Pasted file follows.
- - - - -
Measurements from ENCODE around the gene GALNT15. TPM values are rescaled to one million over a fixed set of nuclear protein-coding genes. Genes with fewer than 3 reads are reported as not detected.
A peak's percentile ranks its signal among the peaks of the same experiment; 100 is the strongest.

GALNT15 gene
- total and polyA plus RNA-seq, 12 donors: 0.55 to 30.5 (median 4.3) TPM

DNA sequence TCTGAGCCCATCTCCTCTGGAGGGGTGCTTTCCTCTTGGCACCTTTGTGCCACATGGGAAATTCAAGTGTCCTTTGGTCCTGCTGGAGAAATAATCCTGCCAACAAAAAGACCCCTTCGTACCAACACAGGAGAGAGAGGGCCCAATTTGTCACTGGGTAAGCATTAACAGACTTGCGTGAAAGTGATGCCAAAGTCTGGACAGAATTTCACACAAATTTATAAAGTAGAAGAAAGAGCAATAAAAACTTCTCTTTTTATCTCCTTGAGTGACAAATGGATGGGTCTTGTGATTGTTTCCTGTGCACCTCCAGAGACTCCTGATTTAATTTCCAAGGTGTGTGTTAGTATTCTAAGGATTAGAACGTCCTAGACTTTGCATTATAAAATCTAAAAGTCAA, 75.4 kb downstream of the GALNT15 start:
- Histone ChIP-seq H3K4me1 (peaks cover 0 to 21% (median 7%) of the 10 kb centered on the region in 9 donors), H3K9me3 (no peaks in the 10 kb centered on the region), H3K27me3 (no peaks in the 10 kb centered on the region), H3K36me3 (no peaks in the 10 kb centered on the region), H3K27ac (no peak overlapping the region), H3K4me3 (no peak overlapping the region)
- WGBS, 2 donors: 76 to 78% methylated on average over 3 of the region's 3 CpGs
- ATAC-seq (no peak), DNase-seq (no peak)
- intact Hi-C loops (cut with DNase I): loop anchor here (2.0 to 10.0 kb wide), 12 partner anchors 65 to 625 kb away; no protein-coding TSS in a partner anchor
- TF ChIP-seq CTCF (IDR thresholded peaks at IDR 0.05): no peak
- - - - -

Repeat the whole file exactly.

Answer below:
Measurements from ENCODE around the gene GALNT15. TPM values are rescaled to one million over a fixed set of nuclear protein-coding genes. Genes with fewer than 3 reads are reported as not detected.
A peak's percentile ranks its signal among the peaks of the same experiment; 100 is the strongest.

GALNT15 gene
- total and polyA plus RNA-seq, 12 donors: 0.55 to 30.5 (median 4.3) TPM

DNA sequence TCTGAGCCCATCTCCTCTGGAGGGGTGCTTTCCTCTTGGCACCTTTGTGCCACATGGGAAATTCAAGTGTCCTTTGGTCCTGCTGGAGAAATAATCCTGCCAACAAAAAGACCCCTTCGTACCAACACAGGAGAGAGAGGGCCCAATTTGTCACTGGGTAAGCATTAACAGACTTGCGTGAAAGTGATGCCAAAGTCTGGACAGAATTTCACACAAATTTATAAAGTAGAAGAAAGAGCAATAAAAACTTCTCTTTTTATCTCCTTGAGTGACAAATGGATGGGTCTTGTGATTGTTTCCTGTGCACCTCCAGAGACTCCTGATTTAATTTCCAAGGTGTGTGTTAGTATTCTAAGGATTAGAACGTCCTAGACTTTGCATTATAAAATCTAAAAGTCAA, 75.4 kb downstream of the GALNT15 start:
- Histone ChIP-seq H3K4me1 (peaks cover 0 to 21% (median 7%) of the 10 kb centered on the region in 9 donors), H3K9me3 (no peaks in the 10 kb centered on the region), H3K27me3 (no peaks in the 10 kb centered on the region), H3K36me3 (no peaks in the 10 kb centered on the region), H3K27ac (no peak overlapping the region), H3K4me3 (no peak overlapping the region)
- WGBS, 2 donors: 76 to 78% methylated on average over 3 of the region's 3 CpGs
- ATAC-seq (no peak), DNase-seq (no peak)
- intact Hi-C loops (cut with DNase I): loop anchor here (2.0 to 10.0 kb wide), 12 partner anchors 65 to 625 kb away; no protein-coding TSS in a partner anchor
- TF ChIP-seq CTCF (IDR thresholded peaks at IDR 0.05): no peak